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Role of critical minerals in clean energy transition

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By Charles Ellinas

The International Energy Agency (IEA) published a special report earlier this month on ‘The Role of Critical Minerals in Clean Energy Transition’, a subject that has not received the attention it deserves.

The key conclusion reached by the IEA was that in the transition to clean energy, critical minerals would bring new challenges to energy security.

Today’s mineral supply and investment plans fall short of what is needed to transform the energy sector, raising the risk of delayed or more expensive energy transitions.

The IEA emphasises that new and more diversified supply sources will be vital to pave the way to a clean energy future.

Without these, energy transition could be delayed by supply challenges and high mineral prices, opening up new opportunities, including for Cyprus.

 

Global mineral supply

The Paris Agreement and the increasing commitments to achieve net-zero emissions by 2050 are “turbo-charging demand for minerals”, while investments in mining lag behind.

All new technology required to support renewable and clean energy applications requires more minerals than conventional energy sources.

As the IEA points out, “a typical electric vehicle (EV) requires six times the mineral inputs of a conventional car, and an onshore wind plant requires nine times more mineral resources than a gas-fired plant.”

As energy transition gathers pace, clean energy technologies are growing fast, putting increasing pressure on mineral resources and markets.

This could affect the future manufacture of EVs, hydrogen, batteries, solar panels, and wind turbines:

  • Lithium, nickel, cobalt, manganese, and graphite for batteries.
  • Rare earth elements for wind turbines and electric vehicles motors.
  • Copper, silicon, and silver for solar PV.
  • Copper and aluminium for electricity networks.

According to the IEA, “in a scenario that meets the Paris Agreement goals, their share of total demand rises significantly over the next two decades to over 40% for copper and rare earth elements, 60-70% for nickel, and cobalt, and almost 90% for lithium.

EVs and battery storage have already displaced consumer electronics to become the largest consumer of lithium and are set to take over from stainless steel as the largest end-user of nickel by 2040.”

The IEA estimates that mineral requirements to achieve net-zero emissions by 2050 “would require six times more mineral inputs in 2040 than today.”

There is no shortage of mineral resources, but recent price rises for cobalt, copper, lithium, and nickel highlight how supply could struggle to keep pace with the world’s climate goals.

The rising importance of these minerals means that energy policies must consider availability, cost, investment requirements, vulnerabilities, and security of supplies, especially of the more critical minerals.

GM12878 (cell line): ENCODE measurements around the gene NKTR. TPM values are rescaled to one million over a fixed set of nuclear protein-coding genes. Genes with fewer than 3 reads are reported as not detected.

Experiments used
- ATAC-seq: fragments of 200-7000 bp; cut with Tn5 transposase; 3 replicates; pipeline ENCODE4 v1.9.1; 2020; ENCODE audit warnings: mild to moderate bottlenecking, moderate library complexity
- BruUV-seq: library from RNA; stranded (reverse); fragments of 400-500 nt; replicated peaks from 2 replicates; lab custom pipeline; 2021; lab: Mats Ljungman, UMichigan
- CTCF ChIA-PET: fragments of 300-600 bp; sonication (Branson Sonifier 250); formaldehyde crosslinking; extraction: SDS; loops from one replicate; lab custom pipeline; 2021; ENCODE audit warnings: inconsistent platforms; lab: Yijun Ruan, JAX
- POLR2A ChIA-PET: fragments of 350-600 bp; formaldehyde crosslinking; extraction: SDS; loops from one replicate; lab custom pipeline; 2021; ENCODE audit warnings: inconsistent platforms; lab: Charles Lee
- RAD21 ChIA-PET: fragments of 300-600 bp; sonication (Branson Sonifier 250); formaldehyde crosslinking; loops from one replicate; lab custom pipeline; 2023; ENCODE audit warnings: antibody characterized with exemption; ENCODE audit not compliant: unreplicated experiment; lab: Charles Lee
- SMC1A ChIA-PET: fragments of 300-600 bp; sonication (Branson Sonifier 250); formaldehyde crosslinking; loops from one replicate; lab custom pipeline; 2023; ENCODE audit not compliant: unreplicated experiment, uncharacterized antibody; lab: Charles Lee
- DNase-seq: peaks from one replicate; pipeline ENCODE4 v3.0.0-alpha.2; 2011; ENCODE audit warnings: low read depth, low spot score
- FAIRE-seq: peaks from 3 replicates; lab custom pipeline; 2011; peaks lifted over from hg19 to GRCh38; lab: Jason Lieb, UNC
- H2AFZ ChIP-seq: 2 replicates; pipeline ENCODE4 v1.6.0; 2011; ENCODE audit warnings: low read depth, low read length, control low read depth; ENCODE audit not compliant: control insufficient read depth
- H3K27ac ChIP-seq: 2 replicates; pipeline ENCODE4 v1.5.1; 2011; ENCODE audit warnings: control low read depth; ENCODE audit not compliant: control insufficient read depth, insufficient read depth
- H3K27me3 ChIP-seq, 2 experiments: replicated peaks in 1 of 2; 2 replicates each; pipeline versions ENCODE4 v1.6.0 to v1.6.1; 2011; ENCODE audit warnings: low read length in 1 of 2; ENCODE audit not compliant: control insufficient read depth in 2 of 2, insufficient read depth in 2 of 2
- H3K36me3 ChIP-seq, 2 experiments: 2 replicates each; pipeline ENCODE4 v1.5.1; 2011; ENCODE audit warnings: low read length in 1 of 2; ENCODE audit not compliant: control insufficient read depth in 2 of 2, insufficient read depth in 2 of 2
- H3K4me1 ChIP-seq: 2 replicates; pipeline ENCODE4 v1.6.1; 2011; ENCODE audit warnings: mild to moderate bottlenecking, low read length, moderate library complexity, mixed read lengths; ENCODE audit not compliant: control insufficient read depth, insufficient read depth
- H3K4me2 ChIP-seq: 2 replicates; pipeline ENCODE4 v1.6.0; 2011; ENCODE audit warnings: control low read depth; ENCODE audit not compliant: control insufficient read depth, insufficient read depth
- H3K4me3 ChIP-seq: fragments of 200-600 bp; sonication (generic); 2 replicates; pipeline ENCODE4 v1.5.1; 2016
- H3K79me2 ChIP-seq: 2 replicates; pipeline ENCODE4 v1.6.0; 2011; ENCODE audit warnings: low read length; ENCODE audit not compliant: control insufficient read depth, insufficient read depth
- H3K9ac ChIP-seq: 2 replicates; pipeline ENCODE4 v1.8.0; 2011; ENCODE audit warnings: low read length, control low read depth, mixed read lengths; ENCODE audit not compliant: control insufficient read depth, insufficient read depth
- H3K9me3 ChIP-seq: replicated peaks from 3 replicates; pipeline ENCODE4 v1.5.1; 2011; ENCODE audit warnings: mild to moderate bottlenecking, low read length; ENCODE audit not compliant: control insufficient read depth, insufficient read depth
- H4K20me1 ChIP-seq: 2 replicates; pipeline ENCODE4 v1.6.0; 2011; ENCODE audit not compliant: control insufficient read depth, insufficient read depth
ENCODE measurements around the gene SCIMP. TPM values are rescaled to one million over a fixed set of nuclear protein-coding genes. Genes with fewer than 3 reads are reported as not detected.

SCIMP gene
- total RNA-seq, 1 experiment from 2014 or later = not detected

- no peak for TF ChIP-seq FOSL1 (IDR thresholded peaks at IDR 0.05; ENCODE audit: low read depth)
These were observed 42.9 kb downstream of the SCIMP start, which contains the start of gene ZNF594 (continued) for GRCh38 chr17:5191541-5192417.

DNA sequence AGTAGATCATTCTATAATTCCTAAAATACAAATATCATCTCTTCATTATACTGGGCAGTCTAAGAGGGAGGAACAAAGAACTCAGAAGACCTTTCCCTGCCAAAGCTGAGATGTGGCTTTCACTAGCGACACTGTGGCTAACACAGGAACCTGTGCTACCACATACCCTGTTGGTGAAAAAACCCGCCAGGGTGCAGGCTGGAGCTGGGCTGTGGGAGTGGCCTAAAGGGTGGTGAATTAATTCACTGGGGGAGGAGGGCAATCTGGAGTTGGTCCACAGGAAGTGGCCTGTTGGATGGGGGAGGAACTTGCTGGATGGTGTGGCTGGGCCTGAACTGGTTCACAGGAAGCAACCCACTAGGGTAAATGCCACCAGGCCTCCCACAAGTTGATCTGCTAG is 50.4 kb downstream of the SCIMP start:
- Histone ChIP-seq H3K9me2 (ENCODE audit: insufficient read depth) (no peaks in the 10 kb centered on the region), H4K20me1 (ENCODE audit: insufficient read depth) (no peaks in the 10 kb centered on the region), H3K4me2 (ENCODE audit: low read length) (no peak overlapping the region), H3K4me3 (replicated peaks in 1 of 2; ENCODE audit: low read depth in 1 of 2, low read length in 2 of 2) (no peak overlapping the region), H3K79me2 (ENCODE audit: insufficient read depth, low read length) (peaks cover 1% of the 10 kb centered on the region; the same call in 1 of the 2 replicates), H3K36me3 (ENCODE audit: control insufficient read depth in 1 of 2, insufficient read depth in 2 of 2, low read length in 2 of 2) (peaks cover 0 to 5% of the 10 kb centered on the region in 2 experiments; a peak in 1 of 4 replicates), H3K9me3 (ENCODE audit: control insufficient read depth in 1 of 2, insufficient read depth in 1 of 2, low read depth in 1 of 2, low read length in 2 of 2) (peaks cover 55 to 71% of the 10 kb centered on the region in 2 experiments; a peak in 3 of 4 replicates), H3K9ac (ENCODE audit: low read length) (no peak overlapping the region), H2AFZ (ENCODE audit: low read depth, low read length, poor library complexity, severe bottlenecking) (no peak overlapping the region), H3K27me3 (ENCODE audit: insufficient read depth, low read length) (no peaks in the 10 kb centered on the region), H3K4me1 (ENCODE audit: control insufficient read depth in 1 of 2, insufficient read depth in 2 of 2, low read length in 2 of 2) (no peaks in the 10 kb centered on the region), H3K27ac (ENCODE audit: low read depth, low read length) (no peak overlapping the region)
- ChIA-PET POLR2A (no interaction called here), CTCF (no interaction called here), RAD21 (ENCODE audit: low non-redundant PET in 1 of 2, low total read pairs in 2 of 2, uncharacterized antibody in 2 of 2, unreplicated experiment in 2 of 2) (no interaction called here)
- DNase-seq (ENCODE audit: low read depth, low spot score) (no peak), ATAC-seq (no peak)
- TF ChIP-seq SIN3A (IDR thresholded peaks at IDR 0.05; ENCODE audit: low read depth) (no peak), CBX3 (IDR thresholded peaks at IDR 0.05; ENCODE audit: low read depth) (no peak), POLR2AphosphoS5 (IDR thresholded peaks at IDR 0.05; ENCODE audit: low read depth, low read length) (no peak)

China, for example, controls nearly 90% of rare earth elements.

The IEA states that the production of critical minerals needed for clean energy technologies is much more concentrated than in the oil market.

For example, in some cases, cobalt, rare earth, and lithium, the three top producer countries, generate over 75% of supplies.

The IEA warns that today’s investment plans are geared to a world of gradual change.

Still, given long lead times for new projects, an accelerated energy transition could quickly see demand running ahead of supply.

It is then not strange that the security of mineral supply is gaining importance in the debate for energy security.

As Fatih Birol, IEA’s executive director, pointed out, “the data shows a looming mismatch between the world’s strengthened climate ambitions and the availability of critical minerals that are essential to realising those ambitions.”

Without appropriate planning and action, energy transition risks being delayed by availability and increasing costs of critical minerals and supply disruptions.

 

Opportunities in Cyprus

These developments could also bring new mineral exploration opportunities to Cyprus, where, already, high-quality copper mining is proving to be quite promising.

Other mineral resources include sulphide, manganese, cobalt, gold, and chromite.

Mining companies operating in Cyprus include Amax Minerals, Ariana Resources, Caerus Mineral Resources, Chesterfield Resources, Hellenic Mining, Jubilee Metals Group, and Venus Minerals.

This year, Ariana Resources announced the commencement of diamond drilling on the Magellan Project through its association with Venus Minerals Ltd.

Meanwhile, Venus Minerals is exploring and developing copper and gold in Troodos, having made some promising discoveries.

Following exploration, the company confirmed that “Cyprus is home to significant untapped minerals deposits.”

Chesterfield Resources is also progressing its project in Cyprus, exploring primarily for copper, but has also identified strong gold potential.

The latest venture is by Caerus Mineral Resources, which obtained 14 of the island’s 27 historical copper mines earlier in the year.

In early May, Jubilee Metals Group joined Caerus to explore for copper and gold in waste stockpiles associated with these mines.

The extraction of copper in Cyprus dates back to the 3rd millennium BC.

There are references of copper exports from Alasia (Engomi – my birthplace) to Syria in the 18th century BC and Egypt in the 14th century BC.

The Roman word cuprum is derived from the name of the island.

The Romans called the new metal “aes cyprium” – Cypriot alloy.

Increased demand and prices are now bringing an opportunity for an ancient industry to return to its origins.

 

Dr Charles Ellinas is Senior Fellow at the Global Energy Center, Atlantic Council